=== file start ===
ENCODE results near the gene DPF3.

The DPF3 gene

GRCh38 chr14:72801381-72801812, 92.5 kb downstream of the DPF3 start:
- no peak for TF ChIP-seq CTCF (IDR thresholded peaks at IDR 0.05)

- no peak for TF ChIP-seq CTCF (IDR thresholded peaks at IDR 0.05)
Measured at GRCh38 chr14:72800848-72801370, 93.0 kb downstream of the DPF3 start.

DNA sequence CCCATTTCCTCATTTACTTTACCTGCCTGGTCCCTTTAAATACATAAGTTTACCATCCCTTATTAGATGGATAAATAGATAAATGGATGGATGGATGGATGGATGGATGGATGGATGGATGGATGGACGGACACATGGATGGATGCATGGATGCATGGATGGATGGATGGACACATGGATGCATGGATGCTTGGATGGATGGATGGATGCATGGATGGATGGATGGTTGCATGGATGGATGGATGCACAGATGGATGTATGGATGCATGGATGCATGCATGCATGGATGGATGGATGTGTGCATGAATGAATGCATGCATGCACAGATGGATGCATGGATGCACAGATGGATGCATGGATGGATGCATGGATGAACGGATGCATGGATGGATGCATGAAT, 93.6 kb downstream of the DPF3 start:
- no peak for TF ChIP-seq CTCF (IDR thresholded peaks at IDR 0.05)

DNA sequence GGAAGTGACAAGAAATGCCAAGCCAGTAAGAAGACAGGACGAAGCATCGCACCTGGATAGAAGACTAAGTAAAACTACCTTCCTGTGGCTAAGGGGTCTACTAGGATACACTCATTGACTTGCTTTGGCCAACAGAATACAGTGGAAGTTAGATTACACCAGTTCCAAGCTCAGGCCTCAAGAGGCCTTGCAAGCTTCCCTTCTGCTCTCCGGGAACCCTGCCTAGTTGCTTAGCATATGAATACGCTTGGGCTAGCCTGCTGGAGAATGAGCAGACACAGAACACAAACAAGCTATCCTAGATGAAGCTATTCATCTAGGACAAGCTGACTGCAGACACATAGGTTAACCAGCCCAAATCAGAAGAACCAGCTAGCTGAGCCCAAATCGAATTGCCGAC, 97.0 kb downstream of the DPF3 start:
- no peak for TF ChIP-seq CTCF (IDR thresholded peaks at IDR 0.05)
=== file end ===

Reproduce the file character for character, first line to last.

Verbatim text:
ENCODE results near the gene DPF3.

The DPF3 gene

GRCh38 chr14:72801381-72801812, 92.5 kb downstream of the DPF3 start:
- no peak for TF ChIP-seq CTCF (IDR thresholded peaks at IDR 0.05)

- no peak for TF ChIP-seq CTCF (IDR thresholded peaks at IDR 0.05)
Measured at GRCh38 chr14:72800848-72801370, 93.0 kb downstream of the DPF3 start.

DNA sequence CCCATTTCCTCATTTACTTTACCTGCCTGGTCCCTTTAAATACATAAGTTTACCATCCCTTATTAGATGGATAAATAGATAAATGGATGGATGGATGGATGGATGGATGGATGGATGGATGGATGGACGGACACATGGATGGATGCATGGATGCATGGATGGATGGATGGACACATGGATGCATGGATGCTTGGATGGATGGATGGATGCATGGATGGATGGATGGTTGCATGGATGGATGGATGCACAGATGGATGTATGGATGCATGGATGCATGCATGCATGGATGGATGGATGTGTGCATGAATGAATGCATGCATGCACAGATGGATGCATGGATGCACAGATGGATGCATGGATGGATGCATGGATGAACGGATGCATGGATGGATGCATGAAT, 93.6 kb downstream of the DPF3 start:
- no peak for TF ChIP-seq CTCF (IDR thresholded peaks at IDR 0.05)

DNA sequence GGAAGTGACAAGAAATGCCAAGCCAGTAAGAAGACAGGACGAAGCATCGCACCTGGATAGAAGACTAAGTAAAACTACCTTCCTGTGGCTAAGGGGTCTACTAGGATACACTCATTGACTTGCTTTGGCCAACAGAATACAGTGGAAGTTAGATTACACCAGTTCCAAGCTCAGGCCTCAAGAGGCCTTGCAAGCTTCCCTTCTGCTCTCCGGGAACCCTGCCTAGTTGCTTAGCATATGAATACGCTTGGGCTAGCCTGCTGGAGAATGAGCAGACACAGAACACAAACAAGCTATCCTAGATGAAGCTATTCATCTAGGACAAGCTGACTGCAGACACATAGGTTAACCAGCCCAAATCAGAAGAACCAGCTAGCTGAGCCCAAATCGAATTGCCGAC, 97.0 kb downstream of the DPF3 start:
- no peak for TF ChIP-seq CTCF (IDR thresholded peaks at IDR 0.05)